So they do not always mate the first time. And again, when we give you a detailed presentation on the actual history of these segments, we shall go through that with you.

CHAIRMAN ROGERS: Why did you change the launch pad on this occasion?

MR. SIECK: This particular one, we have been working on launch pad B, which is our new pad, last used in Apollo for over a year. And it is part of our process to increase the flight rate to get two launch pads on line. This was the first opportunity to use the new launch pad. It was completed in December of 1985.

CHAIRMAN ROGERS: Was it identical with the previous one?

MR. SIECK: It is identical from the standpoint of looks and function. At the time we did the launch, there were still some differences in the buildup of the Centaur modifications to make the two




pads identical, and the rain protection systems.

Getting into more detail, functional components on each pad, due to vendor changeout you would find some differences there, but functionally the same.

Next chart.

(Viewgraph.) [Ref. 2/6-104]

Okay. The external tank comes in via barge from Louisiana, usually many weeks, sometimes months, before we stack it in the vehicle assembly building.

Next chart.

(Viewgraph.) [Ref. 2/6-105]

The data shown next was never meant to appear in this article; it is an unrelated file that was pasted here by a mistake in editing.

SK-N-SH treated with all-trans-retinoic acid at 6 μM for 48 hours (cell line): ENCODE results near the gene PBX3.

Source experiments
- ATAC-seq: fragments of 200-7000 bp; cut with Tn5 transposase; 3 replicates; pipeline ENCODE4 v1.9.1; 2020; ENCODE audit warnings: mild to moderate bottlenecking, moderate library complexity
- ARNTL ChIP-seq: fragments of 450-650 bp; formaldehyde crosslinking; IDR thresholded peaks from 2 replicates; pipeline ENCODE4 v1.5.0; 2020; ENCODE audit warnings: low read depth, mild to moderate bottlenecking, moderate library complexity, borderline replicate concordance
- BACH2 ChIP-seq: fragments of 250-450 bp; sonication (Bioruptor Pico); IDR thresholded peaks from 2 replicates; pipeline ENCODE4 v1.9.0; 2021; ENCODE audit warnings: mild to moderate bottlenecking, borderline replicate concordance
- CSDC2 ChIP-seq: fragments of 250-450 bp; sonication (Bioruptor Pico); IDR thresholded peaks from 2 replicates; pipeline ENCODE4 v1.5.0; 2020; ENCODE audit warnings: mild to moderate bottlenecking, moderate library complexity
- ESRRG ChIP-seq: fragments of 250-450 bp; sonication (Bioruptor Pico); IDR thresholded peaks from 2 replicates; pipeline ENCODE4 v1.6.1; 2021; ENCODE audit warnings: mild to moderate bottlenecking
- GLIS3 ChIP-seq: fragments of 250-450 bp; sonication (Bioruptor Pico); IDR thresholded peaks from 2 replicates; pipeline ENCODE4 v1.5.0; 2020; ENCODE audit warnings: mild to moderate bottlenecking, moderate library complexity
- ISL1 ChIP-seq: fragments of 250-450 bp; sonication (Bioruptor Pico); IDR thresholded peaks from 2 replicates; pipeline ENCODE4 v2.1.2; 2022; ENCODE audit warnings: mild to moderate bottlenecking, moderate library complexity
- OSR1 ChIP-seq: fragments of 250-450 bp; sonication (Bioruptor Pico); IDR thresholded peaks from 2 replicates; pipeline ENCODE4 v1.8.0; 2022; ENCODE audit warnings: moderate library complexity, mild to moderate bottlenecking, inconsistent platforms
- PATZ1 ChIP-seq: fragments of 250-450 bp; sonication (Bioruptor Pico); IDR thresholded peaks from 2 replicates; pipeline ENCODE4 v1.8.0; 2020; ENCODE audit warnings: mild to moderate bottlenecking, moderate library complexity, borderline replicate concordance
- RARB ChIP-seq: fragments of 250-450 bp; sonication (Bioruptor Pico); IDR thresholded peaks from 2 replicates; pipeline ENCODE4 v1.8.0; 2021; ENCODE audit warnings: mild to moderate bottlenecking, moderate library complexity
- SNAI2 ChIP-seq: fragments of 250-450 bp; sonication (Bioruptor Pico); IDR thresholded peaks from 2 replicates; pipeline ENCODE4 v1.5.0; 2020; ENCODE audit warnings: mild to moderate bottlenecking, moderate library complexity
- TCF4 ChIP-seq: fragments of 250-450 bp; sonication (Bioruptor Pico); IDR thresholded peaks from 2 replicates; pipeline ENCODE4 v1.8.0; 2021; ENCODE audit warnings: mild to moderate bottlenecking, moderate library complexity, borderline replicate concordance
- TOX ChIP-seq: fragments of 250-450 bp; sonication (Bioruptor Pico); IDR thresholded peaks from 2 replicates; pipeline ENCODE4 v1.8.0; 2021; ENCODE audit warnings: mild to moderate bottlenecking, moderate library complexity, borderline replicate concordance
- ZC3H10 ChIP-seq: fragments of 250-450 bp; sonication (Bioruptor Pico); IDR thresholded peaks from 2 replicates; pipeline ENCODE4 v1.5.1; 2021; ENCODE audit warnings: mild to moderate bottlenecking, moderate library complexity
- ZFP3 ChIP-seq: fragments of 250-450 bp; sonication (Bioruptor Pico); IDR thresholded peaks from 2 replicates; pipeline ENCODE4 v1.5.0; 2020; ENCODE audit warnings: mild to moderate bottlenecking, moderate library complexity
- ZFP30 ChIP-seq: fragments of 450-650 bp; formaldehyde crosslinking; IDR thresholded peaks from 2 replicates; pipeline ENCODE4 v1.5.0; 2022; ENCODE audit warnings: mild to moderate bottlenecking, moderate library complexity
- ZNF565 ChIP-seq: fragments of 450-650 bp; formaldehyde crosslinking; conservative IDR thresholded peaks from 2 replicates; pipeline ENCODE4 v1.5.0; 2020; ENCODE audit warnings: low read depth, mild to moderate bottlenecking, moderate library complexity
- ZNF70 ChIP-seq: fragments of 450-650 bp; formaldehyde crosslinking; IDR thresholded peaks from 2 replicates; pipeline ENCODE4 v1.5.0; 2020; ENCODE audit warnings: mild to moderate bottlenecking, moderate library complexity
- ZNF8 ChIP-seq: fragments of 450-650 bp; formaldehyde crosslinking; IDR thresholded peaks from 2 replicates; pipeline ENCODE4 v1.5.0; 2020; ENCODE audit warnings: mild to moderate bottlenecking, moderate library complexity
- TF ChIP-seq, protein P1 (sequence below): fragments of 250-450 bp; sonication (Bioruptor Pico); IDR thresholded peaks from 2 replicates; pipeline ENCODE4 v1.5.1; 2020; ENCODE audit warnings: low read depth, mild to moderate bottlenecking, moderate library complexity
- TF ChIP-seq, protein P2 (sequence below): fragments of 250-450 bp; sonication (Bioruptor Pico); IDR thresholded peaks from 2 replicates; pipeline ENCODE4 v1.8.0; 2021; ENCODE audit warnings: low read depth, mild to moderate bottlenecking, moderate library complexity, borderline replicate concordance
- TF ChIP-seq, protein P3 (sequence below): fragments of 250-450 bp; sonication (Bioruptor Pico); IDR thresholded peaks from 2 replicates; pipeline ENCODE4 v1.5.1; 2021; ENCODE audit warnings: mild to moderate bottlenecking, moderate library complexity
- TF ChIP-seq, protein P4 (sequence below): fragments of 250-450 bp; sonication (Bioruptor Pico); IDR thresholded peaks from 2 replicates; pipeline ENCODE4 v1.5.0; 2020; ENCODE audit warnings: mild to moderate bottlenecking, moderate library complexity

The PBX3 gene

Again, we use the cranes to put it in the storage cell and remove it.

Next chart.

(Viewgraph.) [Ref. 2/6-106]

And attach it to the two solid rocket boosters.

[120] Next chart.

(Viewgraph.) [Ref. 2/6-107]

We bring the orbiter in from the processing facility.


(Viewgraph.) [Ref. 2/6-108]

Attach the slings, retract the landing gear.





(Viewgraph.) [Ref. 2/6-109]

Lift it. Next.

(Viewgraph.) [Ref. 2/6-110]

And lower it and attach it to the external tank attach points, the three that were described before.

Next chart.

(Viewgraph.) [Ref. 2/6-111]

Once we have completed a verification of all of those new interfaces, which is a fairly small amount of time-and for the Challenger flow it was the nominal four to five days-we roll to the launch complex.

Next chart.

(Viewgraph.) [Ref. 2/6-112]

And that is what I will describe next.

Next chart.

(Viewgraph.) [Ref. 2/6-113]